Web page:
Things You Need to Know about New Age Payment Banks
Written by- Anika J.
Category – Finance
Payment banks are the latest trend in the Indian banking industry. They’ve been brought around by the Central government to provide financial and banking services to the remotest corners of India. The Reserve Bank of India has kicked off financial transformation by issuing license to 11 payment banks in August 2015. This includes big names like Airtel, FINO Paytech, Paytm, Reliance Industries, Aditya Birla Nuvo and Vodafone. A couple of these big players have started nationwide operations. The traditional banks have failed to provide banking services in many parts of India whereas the telecom service providers like Vodafone, Airtel, and Idea have deeper penetration in rural India. Payment banks intend to use the distribution network of service providers to provide banking services.
Unsure of what payment banks are? Read on
Payment banks are very similar to traditional banks but are catering to small transactions that do not involve any credit risks. Their main objective is to promote small savings, provide payment services, and to ensure delivery of subsidies to every household. Financial inclusion has been the focus area for the RBI in recent years since, almost 2/3rd of the Indian population has been living in villages, due to which around 50% of the people in India do not have access to the banking facilities.
Hence, payment banks will prove secure banking transactions using digital mediums to larger masses people in the country living both in rural and urban areas. The payment banks use the mobile data for enabling the secure banking transactions using the mobile wallets and digital technology to provide better financial inclusion. Payment banks will provide cashless transaction whenever they need to make one using the digital media.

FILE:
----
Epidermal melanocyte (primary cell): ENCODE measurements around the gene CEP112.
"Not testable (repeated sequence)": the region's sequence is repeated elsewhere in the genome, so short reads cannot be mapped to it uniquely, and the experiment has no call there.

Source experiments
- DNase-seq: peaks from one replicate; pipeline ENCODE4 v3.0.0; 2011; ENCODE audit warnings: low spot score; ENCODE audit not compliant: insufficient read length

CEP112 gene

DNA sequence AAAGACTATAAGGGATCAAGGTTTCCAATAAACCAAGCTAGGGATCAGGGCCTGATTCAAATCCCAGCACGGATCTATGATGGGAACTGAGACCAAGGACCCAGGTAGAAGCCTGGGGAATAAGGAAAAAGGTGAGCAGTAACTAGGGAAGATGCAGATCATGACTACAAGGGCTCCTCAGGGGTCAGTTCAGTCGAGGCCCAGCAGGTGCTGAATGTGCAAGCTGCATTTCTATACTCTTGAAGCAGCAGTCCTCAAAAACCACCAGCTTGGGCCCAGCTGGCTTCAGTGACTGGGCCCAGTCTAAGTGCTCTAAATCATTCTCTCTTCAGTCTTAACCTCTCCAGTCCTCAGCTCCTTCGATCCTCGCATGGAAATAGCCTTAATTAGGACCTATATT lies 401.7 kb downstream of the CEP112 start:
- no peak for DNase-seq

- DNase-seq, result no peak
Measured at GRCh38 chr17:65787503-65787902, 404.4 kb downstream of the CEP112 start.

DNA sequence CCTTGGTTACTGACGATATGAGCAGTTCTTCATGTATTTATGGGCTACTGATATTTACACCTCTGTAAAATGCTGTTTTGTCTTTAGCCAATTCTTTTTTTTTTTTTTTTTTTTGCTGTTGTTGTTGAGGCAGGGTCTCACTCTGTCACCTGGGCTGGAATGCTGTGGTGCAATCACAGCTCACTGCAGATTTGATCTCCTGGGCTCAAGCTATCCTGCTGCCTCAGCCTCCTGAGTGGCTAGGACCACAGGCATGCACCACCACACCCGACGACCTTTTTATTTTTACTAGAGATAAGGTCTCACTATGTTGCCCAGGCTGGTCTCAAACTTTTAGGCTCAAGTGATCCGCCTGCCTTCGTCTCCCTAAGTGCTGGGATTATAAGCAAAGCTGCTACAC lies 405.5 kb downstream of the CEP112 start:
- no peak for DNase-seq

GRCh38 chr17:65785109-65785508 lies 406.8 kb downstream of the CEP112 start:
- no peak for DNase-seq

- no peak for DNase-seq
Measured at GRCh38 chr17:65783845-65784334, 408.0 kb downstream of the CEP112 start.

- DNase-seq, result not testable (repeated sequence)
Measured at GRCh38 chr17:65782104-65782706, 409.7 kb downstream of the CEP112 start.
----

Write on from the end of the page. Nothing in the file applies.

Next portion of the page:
There is just one limitation in case of payment banks. They can accept deposits just up to Rs.1 lakhs, offer services like debit cards and remittance, but cannot advance loans as of now.
The scope of payment banks:
Here are the guidelines prescribed by the RBI in respect to payment banks:
What they are allowed to do:
- Accept deposits: Payment banks can deal in deposits and remittances only up to a sum of Rs.1 lakhs.
- Bill payments and debit cards: Payments banks will be empowered to accept bill payments and also issue debit cards on demand.
- Insurance, pension plans, and mutual funds: Payment banks can indulge in distribution of financial instruments like insurance, mutual funds and pension products.
- Forex cards to those travelling outside India: They can issue forex cards to travelers.
What payments banks are not allowed to do:
- Not allowed to trade in credit: Payment banks are not allowed to advance loans or indulge in lending activities. They cannot issue credit cards, too.
- Not allowed to accept NRI deposits:- For regulatory reasons, payment banks cannot accept deposits made by non-residents
- Restrictions on undertaking non-banking financial activities: Non-banking financial activities cannot be undertaken.
How payment banks will impact the economy and the current banking system: